VOLUNTEERING AND COMMUNITY BASED TOURISM: We organise volunteer placements and short stays with our local partners, this gives people the opportunity to learn about the culture and contribute to development activities.Make Poverty History.- Community groups and individual initiatives can improve life in rural Africa.- Such groups are often lacking in access to resources and self confidence.- Through building links with schools and local communities in the UK we are able to increase the capacity of our partner organisations to take effective action.- We are also able to give direct grants to organisations in Africa to finance projects in health, education, sustainable agriculture and small enterprise.- We are committed to working with the people we help and not imposing our values and ideals on them.For more information on volunteer opportunities and the other ways you can assist Village-to-village's work, please contact us at: or visit our website at


As V2V has been sending volunteers to Tanzania we would like to use this blog as part of sharing experience and stories from volunteers who have been in Tanzania. Through this blog volunteers will be able to let us know how their life in general was in the country. This may include their interaction with Tanzania community, their amazing moments, what did they learn from the country, what difficulties did they face and how did they go through it.

The planet earth is a global village where human being come together and share different ideas to make this planet the better place to live. Through sharing ideas, experience, knowledge and talent people learn from each other. As V2V we believe “together we can”.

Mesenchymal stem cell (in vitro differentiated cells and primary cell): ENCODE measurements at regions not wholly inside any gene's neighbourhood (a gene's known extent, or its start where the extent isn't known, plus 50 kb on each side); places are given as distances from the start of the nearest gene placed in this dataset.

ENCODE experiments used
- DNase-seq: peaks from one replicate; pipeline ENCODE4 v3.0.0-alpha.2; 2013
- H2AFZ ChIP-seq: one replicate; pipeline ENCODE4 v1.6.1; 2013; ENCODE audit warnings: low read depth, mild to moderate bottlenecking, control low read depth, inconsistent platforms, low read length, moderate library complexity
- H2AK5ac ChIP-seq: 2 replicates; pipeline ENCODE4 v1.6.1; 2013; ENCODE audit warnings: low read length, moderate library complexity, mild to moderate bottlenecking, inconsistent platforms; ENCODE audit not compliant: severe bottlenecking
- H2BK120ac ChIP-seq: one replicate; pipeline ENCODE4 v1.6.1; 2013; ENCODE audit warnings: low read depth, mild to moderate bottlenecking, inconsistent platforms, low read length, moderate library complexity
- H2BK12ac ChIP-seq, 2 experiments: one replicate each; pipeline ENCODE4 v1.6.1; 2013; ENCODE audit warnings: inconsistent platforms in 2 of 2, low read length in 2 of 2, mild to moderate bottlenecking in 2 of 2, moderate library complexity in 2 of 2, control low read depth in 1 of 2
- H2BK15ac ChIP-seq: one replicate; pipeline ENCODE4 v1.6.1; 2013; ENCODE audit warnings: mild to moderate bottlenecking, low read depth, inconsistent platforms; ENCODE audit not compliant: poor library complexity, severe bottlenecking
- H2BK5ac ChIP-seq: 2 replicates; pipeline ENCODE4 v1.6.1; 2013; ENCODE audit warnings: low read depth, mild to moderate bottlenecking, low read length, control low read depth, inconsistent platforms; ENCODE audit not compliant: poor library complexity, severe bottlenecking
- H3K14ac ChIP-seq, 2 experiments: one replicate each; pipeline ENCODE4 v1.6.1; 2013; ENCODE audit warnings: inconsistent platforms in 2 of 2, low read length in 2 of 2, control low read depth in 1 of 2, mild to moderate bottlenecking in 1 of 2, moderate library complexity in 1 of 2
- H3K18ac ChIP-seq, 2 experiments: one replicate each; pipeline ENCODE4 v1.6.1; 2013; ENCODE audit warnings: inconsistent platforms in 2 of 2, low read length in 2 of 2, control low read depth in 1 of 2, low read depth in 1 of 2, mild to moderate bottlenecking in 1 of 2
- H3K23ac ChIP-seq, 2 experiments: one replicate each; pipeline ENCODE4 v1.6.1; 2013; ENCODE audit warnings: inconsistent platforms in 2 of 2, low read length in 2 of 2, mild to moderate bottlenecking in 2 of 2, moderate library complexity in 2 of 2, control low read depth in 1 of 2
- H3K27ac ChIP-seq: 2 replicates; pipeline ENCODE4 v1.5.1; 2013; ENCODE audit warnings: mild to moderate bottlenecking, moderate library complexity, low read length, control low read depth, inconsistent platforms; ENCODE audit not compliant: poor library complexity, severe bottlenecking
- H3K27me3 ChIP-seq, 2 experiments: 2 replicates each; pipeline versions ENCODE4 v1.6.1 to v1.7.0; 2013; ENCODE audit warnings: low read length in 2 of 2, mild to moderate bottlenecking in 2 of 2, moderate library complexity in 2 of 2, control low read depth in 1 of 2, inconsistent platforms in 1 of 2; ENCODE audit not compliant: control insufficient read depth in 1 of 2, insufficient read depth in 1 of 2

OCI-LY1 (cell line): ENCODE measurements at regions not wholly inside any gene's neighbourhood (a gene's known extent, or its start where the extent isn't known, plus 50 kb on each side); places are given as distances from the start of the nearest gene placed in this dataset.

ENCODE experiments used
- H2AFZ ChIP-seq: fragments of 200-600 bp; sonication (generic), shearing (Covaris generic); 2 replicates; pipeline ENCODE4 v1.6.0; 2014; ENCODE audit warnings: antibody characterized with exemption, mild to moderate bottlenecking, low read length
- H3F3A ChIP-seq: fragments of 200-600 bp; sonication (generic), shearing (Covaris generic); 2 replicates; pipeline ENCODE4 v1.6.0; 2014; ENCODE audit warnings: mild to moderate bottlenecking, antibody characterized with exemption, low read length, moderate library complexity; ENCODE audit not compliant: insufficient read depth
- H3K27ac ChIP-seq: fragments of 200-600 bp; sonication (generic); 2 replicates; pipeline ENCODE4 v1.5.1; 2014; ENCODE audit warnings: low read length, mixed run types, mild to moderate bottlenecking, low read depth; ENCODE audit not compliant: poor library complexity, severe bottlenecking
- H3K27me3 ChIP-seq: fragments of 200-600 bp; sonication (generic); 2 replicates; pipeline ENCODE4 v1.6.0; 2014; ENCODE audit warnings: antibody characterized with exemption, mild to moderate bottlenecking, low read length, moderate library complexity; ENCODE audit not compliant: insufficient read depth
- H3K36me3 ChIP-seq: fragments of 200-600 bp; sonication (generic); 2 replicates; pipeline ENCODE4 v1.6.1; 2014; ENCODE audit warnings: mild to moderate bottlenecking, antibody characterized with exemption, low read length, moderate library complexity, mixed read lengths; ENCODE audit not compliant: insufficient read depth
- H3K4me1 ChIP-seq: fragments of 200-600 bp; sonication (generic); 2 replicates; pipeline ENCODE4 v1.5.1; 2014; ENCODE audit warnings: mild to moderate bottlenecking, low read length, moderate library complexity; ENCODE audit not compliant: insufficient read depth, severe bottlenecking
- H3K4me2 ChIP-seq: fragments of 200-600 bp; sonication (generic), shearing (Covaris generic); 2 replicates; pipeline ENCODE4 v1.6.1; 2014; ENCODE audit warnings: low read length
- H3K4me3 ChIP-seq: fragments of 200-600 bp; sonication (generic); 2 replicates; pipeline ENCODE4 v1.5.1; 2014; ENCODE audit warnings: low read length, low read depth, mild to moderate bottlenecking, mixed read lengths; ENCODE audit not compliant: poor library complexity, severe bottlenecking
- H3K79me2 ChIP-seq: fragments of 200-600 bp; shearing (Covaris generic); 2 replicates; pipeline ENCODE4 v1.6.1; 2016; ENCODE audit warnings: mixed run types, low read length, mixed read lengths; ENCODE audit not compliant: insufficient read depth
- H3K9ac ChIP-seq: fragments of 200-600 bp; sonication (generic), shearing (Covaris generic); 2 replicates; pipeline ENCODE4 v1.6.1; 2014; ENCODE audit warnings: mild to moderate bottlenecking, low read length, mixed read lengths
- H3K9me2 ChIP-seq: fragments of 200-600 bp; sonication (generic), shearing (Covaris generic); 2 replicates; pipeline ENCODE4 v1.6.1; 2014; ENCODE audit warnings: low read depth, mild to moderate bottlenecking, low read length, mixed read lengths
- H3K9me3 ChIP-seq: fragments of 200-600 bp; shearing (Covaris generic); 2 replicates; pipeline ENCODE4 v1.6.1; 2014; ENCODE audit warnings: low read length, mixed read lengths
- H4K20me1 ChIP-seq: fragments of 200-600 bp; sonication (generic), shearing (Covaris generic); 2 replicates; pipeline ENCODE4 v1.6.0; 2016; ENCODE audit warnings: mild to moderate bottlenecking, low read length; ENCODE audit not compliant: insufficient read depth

As the animal giraffe, Tanzania is the very beautiful and peaceful country. Did you notice that beauty when you were in the country? Tell us your story.
Coming together as one regardless of your colour, tribe, gender, social and economic status will always help to bring solutions in our society.


A number of issues to be discussed under this umbrella. Bloggers are welcomed to share different articles, true stories (with the positive impact), testimonies or any kind of discussion which aim at boosting people’s living. Our discussion will mainly tackle issues like poverty eradication, improve people’s living and fighting against diseases.
This is what is happening in rural areas when it comes to transport system. Most of people in villages are risking their lives for the sake of moving from one place to another. What do you think we can do as individuals to get rid of this situation?

How many miles do you think these women walk everyday on their way of making the living? How many tonnes of dust do they consume when it comes to dry period? As a Tanzanian or a poverty fighter wherever you are which role have you played to improve the living of these people?

Why is this child taking such a risk? Is there any adult looking after him? In any cut who to be blamed? Do we need other people to come and take care of our future generation? What role does today’s society play on grooming our future generation?